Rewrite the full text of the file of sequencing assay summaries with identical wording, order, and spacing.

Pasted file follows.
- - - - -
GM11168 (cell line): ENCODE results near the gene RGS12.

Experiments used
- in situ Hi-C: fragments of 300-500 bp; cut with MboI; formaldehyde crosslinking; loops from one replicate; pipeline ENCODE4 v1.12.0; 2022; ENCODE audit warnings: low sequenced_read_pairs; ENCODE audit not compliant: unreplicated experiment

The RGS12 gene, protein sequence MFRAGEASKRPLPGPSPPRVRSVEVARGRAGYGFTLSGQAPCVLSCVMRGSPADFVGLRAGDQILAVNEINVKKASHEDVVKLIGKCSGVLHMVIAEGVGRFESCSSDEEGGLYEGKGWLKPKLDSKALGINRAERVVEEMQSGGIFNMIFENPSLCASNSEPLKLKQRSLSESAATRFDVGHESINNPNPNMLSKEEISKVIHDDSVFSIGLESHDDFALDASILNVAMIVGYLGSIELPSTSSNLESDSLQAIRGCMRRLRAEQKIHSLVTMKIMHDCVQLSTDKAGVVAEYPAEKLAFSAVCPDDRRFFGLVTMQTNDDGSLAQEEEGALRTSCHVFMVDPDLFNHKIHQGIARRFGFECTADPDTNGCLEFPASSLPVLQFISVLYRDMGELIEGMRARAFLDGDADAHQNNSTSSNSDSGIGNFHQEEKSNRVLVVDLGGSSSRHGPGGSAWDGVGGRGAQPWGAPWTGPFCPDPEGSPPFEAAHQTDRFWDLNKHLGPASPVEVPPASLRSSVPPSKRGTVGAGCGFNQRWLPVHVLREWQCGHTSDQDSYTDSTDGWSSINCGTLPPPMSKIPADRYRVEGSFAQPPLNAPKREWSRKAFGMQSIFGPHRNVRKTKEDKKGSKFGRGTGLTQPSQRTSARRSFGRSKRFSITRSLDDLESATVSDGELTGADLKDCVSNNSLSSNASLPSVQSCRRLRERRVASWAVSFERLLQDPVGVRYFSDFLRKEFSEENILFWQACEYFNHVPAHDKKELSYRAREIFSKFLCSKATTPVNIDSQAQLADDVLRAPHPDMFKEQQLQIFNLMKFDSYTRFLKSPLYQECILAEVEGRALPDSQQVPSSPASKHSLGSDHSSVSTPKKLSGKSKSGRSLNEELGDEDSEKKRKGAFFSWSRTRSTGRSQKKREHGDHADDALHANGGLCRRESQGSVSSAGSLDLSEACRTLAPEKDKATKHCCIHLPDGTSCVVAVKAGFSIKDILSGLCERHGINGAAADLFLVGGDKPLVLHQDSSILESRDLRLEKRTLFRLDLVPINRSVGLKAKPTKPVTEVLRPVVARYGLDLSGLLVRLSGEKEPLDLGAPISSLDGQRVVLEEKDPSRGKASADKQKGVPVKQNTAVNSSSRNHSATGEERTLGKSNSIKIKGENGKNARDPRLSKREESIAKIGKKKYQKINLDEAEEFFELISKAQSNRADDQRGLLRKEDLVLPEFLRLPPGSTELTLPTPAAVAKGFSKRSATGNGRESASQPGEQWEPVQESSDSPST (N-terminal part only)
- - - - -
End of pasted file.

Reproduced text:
GM11168 (cell line): ENCODE results near the gene RGS12.

Experiments used
- in situ Hi-C: fragments of 300-500 bp; cut with MboI; formaldehyde crosslinking; loops from one replicate; pipeline ENCODE4 v1.12.0; 2022; ENCODE audit warnings: low sequenced_read_pairs; ENCODE audit not compliant: unreplicated experiment

The RGS12 gene, protein sequence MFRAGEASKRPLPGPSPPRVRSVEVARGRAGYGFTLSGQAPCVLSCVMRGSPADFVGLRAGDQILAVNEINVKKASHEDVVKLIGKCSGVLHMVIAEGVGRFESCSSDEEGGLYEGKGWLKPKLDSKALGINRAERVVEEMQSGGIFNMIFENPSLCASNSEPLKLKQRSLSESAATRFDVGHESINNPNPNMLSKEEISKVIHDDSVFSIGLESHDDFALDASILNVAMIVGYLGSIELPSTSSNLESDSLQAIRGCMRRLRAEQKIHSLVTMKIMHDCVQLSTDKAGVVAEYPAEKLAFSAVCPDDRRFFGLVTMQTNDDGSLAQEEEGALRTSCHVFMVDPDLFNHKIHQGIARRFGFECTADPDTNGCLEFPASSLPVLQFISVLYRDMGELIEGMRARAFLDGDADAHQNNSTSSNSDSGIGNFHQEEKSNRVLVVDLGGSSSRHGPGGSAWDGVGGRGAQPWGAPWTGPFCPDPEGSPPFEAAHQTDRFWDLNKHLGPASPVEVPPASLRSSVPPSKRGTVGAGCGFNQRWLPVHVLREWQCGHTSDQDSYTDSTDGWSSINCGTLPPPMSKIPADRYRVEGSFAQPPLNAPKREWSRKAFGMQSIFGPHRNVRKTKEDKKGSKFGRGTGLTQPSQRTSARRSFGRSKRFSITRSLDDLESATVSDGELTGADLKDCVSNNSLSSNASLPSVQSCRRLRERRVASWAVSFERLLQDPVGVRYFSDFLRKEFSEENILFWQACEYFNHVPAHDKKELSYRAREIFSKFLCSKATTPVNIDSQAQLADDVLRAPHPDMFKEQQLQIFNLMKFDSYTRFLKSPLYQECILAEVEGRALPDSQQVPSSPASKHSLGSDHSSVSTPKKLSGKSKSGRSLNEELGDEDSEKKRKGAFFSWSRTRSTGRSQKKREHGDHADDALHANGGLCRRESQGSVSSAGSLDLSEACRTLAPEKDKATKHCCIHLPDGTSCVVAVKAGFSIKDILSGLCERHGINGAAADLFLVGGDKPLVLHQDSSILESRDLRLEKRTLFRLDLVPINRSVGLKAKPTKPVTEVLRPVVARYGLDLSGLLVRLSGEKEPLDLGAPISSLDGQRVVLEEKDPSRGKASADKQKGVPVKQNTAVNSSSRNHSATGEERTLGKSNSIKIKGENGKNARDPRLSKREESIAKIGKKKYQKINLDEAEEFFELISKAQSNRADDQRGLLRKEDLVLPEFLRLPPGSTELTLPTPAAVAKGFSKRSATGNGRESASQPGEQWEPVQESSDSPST (N-terminal part only)